Modern chipped beef product, showing coiled packing
|Place of origin
Chipped beef is thinly sliced or pressed salted and dried beef. Some makers smoke the dried beef for more flavor. The modern product consists of small, thin, flexible leaves of partially dried beef, generally sold compressed together in jars or flat in plastic packets. The processed meat producer Hormel once described it as "an air-dried product that is similar to bresaola, but not as tasty."
Individual sliver of chipped beef
Chipped beef is served in many diners and restaurants in the United States as a breakfast item. Creamed chipped beef is standard fare on many such diner menus, especially in the Mid-Atlantic and Northeast, but has become harder to find in chain restaurants that serve breakfast; among the restaurants still offering chipped beef on toast are Golden Corral and Silver Diner. IHOP no longer offers this on their menus, having substituted sausage gravy, and the same is true for Cracker Barrel restaurants. It is also available from companies such as Stouffer'sin a frozen form which can be put on top of separately-prepared toast; It is typically quite salty, for instance, Stouffer's creamed chipped beef contains 590mg sodium per 5.5 ounces (160 g) serving. The mixture was also, at one point, available from both Freezer Queen and Banquet as "hot sandwich toppers"; as of late 2007, Freezer Queen no longer makes this product, and the Banquet variety is rarely found. Finally, both the Esskay Meat Company of Baltimore and Knauss Foods make a refrigerated version of creamed chipped beef which can be easily microwaved. The meat itself is also available for purchase under the Knauss, Carson's Brand names.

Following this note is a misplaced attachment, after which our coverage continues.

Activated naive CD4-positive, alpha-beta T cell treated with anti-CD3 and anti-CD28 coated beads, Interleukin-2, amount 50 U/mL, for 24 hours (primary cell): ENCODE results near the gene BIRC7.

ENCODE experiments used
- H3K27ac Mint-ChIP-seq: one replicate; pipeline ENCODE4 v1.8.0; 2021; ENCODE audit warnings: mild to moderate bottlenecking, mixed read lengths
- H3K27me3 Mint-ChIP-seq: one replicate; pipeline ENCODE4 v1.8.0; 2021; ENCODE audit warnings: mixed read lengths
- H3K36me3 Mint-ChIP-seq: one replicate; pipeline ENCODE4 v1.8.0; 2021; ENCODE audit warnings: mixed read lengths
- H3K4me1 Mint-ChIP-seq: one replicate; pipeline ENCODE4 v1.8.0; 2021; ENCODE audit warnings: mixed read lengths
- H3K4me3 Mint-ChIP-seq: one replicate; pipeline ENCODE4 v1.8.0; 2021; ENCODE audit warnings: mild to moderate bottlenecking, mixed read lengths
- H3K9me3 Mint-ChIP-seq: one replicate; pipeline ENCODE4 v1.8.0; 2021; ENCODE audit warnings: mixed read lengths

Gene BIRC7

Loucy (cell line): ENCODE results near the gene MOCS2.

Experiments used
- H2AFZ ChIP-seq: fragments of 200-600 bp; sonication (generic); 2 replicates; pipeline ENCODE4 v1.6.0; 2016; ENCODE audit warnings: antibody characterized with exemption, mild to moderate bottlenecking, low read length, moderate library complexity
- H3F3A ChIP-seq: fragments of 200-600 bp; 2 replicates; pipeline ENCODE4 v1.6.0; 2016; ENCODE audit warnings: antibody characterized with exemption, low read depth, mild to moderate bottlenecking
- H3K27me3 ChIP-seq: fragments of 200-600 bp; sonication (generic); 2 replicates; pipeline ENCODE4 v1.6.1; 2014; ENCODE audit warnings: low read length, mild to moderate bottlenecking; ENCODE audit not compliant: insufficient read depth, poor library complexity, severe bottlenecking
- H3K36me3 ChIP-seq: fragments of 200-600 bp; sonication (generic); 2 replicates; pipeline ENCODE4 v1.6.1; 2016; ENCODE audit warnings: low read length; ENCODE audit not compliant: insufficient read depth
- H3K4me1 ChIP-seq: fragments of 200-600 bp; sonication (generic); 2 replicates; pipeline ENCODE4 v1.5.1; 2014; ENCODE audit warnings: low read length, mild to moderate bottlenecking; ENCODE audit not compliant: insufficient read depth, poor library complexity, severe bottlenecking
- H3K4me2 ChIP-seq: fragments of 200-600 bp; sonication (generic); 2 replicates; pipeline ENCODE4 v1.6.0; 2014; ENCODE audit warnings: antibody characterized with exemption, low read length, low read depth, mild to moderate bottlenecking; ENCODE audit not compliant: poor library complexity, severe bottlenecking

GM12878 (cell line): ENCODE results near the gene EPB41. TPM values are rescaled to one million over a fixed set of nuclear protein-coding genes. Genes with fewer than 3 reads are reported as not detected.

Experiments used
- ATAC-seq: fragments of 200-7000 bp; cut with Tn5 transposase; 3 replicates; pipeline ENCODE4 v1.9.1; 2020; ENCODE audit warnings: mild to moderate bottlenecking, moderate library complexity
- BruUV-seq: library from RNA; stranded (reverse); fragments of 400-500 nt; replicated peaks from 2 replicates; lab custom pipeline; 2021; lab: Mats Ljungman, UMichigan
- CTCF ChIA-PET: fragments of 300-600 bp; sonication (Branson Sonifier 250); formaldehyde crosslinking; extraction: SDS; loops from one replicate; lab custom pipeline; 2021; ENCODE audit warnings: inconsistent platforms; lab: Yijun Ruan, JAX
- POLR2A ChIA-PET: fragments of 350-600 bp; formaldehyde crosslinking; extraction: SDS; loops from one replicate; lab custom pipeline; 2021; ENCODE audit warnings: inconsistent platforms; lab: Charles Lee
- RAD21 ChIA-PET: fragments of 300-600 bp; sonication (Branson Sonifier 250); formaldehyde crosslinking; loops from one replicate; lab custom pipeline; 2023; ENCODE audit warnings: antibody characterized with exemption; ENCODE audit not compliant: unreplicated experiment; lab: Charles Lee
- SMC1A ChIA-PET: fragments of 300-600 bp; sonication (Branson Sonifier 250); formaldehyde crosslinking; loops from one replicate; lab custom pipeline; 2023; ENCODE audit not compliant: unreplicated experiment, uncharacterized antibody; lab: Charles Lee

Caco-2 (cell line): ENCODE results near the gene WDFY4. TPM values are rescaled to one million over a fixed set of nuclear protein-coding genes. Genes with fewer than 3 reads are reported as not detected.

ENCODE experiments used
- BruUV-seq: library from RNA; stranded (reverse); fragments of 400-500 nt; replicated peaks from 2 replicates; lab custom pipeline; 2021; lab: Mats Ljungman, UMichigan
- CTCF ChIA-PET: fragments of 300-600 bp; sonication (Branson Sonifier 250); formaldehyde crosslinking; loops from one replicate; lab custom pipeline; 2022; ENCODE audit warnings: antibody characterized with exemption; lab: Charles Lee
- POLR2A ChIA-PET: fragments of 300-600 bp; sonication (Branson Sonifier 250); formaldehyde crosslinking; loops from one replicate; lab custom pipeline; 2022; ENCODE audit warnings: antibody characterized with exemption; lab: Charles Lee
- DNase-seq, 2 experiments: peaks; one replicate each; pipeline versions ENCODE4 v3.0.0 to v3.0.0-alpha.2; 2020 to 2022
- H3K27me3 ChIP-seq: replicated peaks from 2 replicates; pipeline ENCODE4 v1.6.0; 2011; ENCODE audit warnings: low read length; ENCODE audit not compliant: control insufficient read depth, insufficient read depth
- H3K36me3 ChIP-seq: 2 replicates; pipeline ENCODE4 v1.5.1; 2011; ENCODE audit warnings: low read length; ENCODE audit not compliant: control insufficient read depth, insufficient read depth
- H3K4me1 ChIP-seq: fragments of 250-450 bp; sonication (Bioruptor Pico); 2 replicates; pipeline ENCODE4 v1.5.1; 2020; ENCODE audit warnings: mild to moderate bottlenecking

Chipped beef on toast 
Creamed chipped beef on toast
U.S. military cuisine 
Chipped beef on toast (or creamed chipped beef on toast) is a culinary dish comprising a white sauce and rehydrated slivers of dried beef, served on toasted bread. Hormel recommends flavoring the dish with Worcestershire sauce and dried parsley. In military slang it is commonly referred to by the dysphemism "Shit On a Shingle" (SOS)—or, "Stew On a Shingle", "Same Old Stuff", "Something On a Shingle", or occasionally "Save Our Stomachs". Chipped beef is also often served onbagels, English muffins, biscuits, home fries, rice, and in casseroles.
Wentworth and Flexner cite no origin, but noted "shingle" for slice of toast has had "some use since 1935" in the U.S. Army, mostly in the expression "shit on a shingle", and the latter had "wide World War II Army use".
In the United States, chipped beef on toast was emblematic of the military experience, much as pea soup is in Finland or Sweden. Chipped beef on toast (S.O.S.) is the title of a book of military humor. In his World War II book Band of Brothers, Stephen E. Ambrose evokes the military basics:
At the end of May, the men of Easy
packed up their barracks bags and … [took] a stop-and-go train ride to Sturgis, Kentucky
. At the depot Red Cross
girls had coffee and doughnuts for them, the last bit of comfort they would know for a month. They marched out to the countryside and pitched up tents, dug straddle trenches for latrines, and ate the Army's favorite meal for troops in the field, creamed chipped beef on toast, universally known as SOS, or Shit on a Shingle.
See also 
External links 
Media related to Chipped beef at Wikimedia Commons